31 August 1888
The retirement of Mr. James Monro, C.C., from the Metropolitan Police, gazetted on Tuesday evening, must, we fear, be regarded as an outward and visible sign of the general discontent, well known to have been growing of late throughout the body of which Mr. Monro was one of the most distinguished chiefs. The late head of the Criminal Investigation Department is a man of great ability and wide experience, and though he has not held the position for any great length of time he has managed to render very valuable service to the public. He has been greatly respected and trusted by his men, and his loss at Scotland Yard it is universally felt will be very difficult to make good.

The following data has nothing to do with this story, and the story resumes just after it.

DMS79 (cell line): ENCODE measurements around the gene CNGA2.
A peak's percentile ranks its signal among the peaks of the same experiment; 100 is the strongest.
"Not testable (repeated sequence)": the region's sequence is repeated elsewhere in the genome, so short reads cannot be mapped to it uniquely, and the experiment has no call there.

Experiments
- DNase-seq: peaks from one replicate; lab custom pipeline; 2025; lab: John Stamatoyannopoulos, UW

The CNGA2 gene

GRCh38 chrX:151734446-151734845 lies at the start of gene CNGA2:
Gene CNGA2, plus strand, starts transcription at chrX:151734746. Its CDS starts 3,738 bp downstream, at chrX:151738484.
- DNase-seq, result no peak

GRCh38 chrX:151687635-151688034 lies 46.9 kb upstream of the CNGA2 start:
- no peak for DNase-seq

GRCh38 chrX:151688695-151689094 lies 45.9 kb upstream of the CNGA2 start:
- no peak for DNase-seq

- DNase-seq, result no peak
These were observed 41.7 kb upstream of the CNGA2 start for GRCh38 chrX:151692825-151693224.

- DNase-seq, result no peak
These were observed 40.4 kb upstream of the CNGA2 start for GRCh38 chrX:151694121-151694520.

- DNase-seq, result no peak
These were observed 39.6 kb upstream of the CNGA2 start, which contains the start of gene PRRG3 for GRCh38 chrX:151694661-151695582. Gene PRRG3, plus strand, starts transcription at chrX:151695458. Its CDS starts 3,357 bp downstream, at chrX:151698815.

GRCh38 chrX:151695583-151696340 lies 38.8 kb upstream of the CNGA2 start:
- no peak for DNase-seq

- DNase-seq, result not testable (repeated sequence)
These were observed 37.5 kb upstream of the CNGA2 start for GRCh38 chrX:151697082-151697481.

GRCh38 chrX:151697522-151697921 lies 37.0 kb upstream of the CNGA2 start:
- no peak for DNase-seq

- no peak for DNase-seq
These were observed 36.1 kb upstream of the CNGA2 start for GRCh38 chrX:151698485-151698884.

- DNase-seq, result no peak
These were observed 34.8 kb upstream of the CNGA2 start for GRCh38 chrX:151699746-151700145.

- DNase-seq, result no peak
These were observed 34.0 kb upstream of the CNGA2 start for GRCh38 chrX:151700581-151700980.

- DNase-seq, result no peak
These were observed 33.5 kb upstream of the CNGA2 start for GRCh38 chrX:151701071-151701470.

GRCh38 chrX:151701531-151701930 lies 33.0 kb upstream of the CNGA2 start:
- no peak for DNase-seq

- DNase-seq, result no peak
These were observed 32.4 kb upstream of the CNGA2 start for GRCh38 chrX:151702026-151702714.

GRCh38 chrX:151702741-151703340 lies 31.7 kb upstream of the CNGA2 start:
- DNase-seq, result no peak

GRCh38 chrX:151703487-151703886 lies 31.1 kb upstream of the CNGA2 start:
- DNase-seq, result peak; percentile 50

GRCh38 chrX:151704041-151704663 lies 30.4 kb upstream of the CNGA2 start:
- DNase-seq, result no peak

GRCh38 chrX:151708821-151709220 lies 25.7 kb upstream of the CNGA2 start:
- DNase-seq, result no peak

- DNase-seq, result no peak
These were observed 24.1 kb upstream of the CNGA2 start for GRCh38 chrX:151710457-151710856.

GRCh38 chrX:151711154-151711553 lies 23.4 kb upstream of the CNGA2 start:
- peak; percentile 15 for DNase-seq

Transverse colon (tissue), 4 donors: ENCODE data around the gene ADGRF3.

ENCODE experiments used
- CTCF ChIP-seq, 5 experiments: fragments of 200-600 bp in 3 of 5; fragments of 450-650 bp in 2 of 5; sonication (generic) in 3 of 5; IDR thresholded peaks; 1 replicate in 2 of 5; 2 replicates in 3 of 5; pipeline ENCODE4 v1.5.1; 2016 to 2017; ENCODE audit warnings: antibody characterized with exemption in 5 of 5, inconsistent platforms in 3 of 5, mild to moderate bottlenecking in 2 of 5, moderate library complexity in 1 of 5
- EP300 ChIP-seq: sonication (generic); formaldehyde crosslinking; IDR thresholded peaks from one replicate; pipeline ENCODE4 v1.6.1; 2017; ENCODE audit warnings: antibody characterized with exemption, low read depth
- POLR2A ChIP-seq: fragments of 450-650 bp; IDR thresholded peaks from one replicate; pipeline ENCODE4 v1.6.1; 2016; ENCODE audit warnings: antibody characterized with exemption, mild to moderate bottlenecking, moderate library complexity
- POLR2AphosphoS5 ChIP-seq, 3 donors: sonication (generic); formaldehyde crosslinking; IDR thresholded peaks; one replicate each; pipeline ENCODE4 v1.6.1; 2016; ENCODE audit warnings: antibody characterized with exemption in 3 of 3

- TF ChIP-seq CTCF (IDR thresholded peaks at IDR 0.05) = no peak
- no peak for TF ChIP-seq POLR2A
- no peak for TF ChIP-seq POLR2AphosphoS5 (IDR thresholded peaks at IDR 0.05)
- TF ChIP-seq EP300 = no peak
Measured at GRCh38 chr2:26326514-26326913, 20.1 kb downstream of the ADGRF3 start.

It is possible that Mr. Monro may have had more than one reason for his resignation; but within the Metropolitan Police there is only one reason assigned, and it is generally believed to be entirely due to friction with the Chief Commissioner. When the Criminal Investigation Department was first organized Mr. Howard Vincent was put at the head of it, practically unfettered by any control save that of the Home Secretary. He was second only to the Chief Commissioner, and was empowered to correspond directly with the Home Office. Sir Edmund Henderson fell in very readily with this arrangement, and he and the director of the Criminal Investigation department worked together very amicably and smoothly virtually as two Commissioners. When Mr. Vincent retired and Mr. Monro took over his functions as an actual Commissioner the same working arrangement prevailed. The new head of the department, like his predecessor, was, of course, accustomed to consult his fellow chiefs when occasion required it, but could and did if he chose to treat directly with the Home Office, and take his own course, and as before the arrangement worked with perfect smoothness and satisfaction. The new Chief Commissioner came, however, to his post evidently strong in the conviction that the whole police system needed complete overhauling and rearranging. His subordinates cordially recognised his great ability as an administrator, his boundless energy, his high character, and the chivalrous readiness he has always shown to stand by his men whenever and wherever he believes they are right. But they also say that he is a soldier fresh from military command, and of a decidedly martinet type. When he came to Scotland Yard he soon made it felt that there, as in the tented field, everything and everybody must be subordinate, and must act only under the general in charge. Mr. Monro was expected to fall into line, and to march at the word of command. With special abilities for his work, special experience, and such success as had obtained for him distinction from the Queen, this he naturally resented. The result was friction and growing irritation, and it is said that the immediate occasion of his retirement was that Sir Charles Warren distinctly snubbed him before the superintendents of the force. This is a plain statement made by those who are in the best position to know the facts of the matter, and they affirm, moreover, that this is fairly illustrative of the whole course of action by the Chief Commissioner ever since he took office. He has undoubtedly shown himself a strong and an upright man, but all his ideas of government and discipline are of a strict and rigorous military type. Everything done by the force must be done by him. With the best possible intentions, he rides roughshod over everybody's feelings and susceptibilities, and some of his oldest and ablest superintendents feel themselves under a military despotism quite new to their experience. Every detail of the service has been upset, and they are in continual receipt of "Orders" and circulars, the study and carrying out of which they find add very greatly to their work and anxiety. All sorts of petty details of the service, formerly left very much to the direction of the officers, are made the subject of stringent and minute instructions. No doubt this is felt to be the more irksome and vexatious from the fact that by general consent the late Chief Commissioner was somewhat easy going.